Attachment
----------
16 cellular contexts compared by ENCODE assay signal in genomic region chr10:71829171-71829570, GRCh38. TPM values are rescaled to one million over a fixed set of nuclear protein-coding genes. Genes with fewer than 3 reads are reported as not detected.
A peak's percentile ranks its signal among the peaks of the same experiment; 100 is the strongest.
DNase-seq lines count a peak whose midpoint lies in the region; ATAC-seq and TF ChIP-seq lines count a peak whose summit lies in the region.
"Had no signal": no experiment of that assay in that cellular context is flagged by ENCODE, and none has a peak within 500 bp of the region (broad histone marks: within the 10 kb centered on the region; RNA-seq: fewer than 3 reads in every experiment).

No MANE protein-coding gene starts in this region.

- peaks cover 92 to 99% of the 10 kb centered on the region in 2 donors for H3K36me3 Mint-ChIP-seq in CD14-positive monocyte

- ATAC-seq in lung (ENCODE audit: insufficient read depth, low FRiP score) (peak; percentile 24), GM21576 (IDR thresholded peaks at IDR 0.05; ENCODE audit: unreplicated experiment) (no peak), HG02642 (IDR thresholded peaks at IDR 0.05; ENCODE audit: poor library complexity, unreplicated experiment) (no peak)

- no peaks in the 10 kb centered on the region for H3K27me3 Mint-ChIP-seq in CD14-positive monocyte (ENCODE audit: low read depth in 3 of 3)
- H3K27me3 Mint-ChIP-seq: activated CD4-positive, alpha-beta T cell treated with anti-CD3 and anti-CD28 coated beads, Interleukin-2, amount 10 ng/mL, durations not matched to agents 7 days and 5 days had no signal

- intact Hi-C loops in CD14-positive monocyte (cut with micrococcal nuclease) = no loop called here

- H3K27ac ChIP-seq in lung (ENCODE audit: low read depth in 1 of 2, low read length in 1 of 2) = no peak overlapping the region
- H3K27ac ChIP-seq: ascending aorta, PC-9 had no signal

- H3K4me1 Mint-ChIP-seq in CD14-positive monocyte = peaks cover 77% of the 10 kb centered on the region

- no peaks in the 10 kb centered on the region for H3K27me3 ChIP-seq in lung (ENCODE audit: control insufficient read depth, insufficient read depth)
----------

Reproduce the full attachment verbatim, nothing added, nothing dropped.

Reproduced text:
16 cellular contexts compared by ENCODE assay signal in genomic region chr10:71829171-71829570, GRCh38. TPM values are rescaled to one million over a fixed set of nuclear protein-coding genes. Genes with fewer than 3 reads are reported as not detected.
A peak's percentile ranks its signal among the peaks of the same experiment; 100 is the strongest.
DNase-seq lines count a peak whose midpoint lies in the region; ATAC-seq and TF ChIP-seq lines count a peak whose summit lies in the region.
"Had no signal": no experiment of that assay in that cellular context is flagged by ENCODE, and none has a peak within 500 bp of the region (broad histone marks: within the 10 kb centered on the region; RNA-seq: fewer than 3 reads in every experiment).

No MANE protein-coding gene starts in this region.

- peaks cover 92 to 99% of the 10 kb centered on the region in 2 donors for H3K36me3 Mint-ChIP-seq in CD14-positive monocyte

- ATAC-seq in lung (ENCODE audit: insufficient read depth, low FRiP score) (peak; percentile 24), GM21576 (IDR thresholded peaks at IDR 0.05; ENCODE audit: unreplicated experiment) (no peak), HG02642 (IDR thresholded peaks at IDR 0.05; ENCODE audit: poor library complexity, unreplicated experiment) (no peak)

- no peaks in the 10 kb centered on the region for H3K27me3 Mint-ChIP-seq in CD14-positive monocyte (ENCODE audit: low read depth in 3 of 3)
- H3K27me3 Mint-ChIP-seq: activated CD4-positive, alpha-beta T cell treated with anti-CD3 and anti-CD28 coated beads, Interleukin-2, amount 10 ng/mL, durations not matched to agents 7 days and 5 days had no signal

- intact Hi-C loops in CD14-positive monocyte (cut with micrococcal nuclease) = no loop called here

- H3K27ac ChIP-seq in lung (ENCODE audit: low read depth in 1 of 2, low read length in 1 of 2) = no peak overlapping the region
- H3K27ac ChIP-seq: ascending aorta, PC-9 had no signal

- H3K4me1 Mint-ChIP-seq in CD14-positive monocyte = peaks cover 77% of the 10 kb centered on the region

- no peaks in the 10 kb centered on the region for H3K27me3 ChIP-seq in lung (ENCODE audit: control insufficient read depth, insufficient read depth)